Duncan Campbell Scott is best known as a literary figure. He is frequently mentioned in the company of Wilfred Campbell, Bliss Carman, Archibald Lampman, and Charles G.D. Roberts—a group of poets and essayists who were distinctly Canadian in their choice of subject matter, if not in style. Scott the civil servant is comparatively unknown. That he was head of the federal Indian Department for almost two decades is occasionally alluded to in passing. His role in that capacity, however, has escaped the attention of serious scholarship. ------------------- A biographer undertaking this neglected task might pose a number of intriguing and legitimate questions. How did a celebrated poet function in the highest echelons of the civil service? How did he reconcile the demands of his artistic spirit with the mundane routine of the office? Could he serve his muse and Caesar with equanimity? ---------------- The study that I have chosen to engage in, however, is not a biography. I do not attempt here to perform the biographer's delicate balancing act between psychology and literature or to fathom the inner soul of D.C. Scott. Someone well versed in Canadian literature will undoubtedly sooner or later shoulder that burden, and I hope the material explored here will prove useful. ----------------- I have chosen to examine Scott the civil servant, an approach which requires little justification. Scott would have been a significant historical figure had he never penned a stanza of poetry. This book is essentially a study of the personnel and policies of the Department of Indian Affairs in a particularly turbulent and eventful era. As the leading official of the department and the principal arbiter of policy during that time, Scott provides a convenient focus. ------------------- The administration of Indian Affairs was (and still remains) a complex and many-faceted enterprise. A multitude of responsibilities ranging from the management of schools to the disposal of timber from reserve lands came under its auspices. Therefore, any analysis of the department's activities must be selective. My criteria have been significance and interest—criteria which are admittedly susceptible to the whims of subjectivity. Conscious of my own predilections, I have attempted to select issues which reflected the peculiarities of Indian administration in a number of regions of Canada, as well as those which were of overall national importance. In all of the topics examined, Scott played a pivotal role in seeking resolutions satisfactory to the department and within prevailing policy guidelines." Pg vii-viii.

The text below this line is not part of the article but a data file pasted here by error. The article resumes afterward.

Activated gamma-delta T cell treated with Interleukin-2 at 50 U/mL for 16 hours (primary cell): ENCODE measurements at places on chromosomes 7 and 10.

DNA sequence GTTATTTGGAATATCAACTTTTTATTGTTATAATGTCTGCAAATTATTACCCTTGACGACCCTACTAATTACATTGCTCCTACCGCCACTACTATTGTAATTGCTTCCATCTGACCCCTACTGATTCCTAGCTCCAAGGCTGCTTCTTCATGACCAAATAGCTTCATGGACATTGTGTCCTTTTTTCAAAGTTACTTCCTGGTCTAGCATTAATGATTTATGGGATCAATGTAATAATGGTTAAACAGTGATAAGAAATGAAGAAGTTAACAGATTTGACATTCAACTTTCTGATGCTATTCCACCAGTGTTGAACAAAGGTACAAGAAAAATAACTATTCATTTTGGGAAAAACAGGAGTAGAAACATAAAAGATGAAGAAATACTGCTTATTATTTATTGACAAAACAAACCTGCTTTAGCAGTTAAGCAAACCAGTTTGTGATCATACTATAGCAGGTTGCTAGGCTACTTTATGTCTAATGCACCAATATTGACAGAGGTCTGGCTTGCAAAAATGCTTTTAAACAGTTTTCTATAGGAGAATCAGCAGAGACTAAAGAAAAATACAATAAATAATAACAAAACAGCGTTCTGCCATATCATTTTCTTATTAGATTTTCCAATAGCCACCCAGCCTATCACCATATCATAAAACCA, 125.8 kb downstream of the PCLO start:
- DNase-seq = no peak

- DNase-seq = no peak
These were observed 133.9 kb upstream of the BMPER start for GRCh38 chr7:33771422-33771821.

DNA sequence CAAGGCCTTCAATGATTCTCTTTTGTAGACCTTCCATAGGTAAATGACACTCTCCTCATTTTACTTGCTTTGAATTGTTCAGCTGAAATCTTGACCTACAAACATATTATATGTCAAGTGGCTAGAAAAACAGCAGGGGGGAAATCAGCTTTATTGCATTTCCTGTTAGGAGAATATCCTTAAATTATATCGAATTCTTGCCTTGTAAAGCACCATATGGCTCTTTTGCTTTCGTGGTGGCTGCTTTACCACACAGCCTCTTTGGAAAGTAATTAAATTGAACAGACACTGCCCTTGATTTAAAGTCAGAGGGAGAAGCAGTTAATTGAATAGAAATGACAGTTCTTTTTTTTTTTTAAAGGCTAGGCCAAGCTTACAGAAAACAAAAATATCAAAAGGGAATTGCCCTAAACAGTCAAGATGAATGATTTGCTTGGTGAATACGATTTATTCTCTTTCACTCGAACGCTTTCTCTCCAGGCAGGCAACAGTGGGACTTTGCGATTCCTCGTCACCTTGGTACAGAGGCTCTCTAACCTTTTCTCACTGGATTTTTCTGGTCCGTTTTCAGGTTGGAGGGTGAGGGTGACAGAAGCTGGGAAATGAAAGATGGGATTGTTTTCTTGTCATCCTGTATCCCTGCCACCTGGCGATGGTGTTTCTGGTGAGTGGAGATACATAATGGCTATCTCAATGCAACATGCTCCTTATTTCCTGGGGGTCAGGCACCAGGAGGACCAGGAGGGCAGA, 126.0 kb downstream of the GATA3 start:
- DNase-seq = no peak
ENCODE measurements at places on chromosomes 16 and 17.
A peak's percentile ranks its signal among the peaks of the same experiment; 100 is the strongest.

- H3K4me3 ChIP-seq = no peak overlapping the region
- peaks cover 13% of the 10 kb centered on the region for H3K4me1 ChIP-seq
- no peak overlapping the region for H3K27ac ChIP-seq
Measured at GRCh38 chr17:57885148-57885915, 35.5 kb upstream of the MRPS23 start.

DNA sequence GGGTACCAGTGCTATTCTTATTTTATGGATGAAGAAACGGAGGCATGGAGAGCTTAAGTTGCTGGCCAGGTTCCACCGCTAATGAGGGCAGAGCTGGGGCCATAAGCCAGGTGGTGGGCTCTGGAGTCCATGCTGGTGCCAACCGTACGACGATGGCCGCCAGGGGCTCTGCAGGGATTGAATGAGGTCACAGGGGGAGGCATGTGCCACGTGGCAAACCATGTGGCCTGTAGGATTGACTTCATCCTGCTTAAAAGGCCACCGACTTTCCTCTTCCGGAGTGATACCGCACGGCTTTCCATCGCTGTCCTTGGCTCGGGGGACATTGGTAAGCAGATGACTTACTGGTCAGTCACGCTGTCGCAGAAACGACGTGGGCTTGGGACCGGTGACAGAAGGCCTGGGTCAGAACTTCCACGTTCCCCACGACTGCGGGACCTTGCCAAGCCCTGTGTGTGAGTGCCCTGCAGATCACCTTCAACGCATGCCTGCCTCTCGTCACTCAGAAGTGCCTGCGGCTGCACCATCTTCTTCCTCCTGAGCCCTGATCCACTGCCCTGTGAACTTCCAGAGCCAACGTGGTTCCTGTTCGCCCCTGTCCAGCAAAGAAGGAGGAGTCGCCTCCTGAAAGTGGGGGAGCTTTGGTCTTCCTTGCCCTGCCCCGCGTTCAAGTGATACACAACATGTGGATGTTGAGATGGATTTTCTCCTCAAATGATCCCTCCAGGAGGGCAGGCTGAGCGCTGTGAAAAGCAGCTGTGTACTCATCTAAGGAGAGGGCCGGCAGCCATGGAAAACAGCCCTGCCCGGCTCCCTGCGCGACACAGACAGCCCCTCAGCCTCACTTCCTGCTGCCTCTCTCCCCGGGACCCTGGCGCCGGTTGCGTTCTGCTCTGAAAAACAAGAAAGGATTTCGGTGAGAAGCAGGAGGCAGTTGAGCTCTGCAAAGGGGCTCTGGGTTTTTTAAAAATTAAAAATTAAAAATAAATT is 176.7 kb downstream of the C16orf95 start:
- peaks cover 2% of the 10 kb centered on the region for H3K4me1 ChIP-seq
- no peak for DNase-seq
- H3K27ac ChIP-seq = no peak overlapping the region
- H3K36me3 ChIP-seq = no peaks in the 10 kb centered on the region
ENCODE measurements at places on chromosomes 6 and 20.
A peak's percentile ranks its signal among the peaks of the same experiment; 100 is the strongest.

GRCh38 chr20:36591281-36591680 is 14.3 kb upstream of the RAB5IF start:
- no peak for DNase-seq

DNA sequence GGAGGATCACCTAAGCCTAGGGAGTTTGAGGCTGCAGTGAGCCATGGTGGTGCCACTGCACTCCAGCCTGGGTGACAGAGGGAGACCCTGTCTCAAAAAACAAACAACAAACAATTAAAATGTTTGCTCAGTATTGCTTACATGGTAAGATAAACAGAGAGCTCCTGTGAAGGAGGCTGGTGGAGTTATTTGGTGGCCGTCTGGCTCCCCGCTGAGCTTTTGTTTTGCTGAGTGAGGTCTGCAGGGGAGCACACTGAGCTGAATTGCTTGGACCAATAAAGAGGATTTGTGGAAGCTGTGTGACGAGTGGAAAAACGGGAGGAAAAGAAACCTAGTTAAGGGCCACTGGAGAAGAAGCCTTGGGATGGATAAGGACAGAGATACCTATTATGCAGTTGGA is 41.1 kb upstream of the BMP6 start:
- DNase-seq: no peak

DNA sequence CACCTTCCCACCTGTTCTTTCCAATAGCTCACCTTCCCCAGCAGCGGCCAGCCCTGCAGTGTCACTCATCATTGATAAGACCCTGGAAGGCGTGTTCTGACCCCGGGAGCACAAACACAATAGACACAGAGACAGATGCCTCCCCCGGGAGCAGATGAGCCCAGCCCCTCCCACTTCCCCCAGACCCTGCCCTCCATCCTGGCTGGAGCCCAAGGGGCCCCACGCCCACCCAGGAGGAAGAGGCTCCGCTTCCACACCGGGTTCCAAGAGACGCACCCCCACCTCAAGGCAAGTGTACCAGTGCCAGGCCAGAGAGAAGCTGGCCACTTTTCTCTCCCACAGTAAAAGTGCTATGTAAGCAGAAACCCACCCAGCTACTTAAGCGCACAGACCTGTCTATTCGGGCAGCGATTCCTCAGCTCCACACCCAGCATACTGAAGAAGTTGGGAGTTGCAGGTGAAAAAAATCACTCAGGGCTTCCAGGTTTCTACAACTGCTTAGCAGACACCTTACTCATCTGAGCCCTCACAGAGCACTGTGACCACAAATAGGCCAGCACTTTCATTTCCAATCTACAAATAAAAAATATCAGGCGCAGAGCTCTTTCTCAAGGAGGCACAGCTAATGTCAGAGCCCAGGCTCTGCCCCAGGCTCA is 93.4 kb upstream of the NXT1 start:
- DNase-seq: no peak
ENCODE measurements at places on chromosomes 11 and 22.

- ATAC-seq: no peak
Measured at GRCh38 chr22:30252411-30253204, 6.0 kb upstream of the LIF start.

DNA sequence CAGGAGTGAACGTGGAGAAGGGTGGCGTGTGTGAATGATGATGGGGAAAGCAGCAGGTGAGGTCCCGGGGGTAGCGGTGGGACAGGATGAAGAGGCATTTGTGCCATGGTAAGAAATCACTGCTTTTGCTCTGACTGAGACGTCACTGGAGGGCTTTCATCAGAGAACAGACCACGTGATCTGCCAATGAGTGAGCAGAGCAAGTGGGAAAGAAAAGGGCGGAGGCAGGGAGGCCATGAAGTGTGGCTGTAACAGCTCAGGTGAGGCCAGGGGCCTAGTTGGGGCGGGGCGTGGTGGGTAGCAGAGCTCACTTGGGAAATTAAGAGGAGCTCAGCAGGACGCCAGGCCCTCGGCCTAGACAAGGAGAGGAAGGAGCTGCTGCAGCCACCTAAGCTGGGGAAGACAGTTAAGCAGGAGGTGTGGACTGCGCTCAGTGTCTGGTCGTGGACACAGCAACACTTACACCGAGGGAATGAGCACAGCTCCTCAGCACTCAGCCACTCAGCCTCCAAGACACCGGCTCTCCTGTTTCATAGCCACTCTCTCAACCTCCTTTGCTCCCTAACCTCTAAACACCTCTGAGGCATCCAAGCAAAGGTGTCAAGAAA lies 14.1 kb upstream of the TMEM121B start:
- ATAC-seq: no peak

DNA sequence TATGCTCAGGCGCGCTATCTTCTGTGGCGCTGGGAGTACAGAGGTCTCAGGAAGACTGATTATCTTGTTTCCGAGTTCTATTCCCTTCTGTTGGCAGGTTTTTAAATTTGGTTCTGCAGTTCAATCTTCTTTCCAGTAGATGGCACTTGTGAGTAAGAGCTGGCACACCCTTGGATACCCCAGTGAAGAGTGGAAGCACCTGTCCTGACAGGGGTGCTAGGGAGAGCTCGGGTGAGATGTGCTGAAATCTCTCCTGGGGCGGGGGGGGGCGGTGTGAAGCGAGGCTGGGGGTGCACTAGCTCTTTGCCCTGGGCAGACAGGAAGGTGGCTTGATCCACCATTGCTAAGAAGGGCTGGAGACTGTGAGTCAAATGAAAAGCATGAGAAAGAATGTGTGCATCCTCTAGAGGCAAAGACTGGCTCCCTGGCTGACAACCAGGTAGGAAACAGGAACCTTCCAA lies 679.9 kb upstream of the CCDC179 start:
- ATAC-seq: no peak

Titley, E. Brian. A Narrow Vision Duncan Campbell Scott and the Administration of Indian Affairs in Canada. Canadian Electronic Library. Books Collection. Vancouver: University of British Columbia Press, 1986.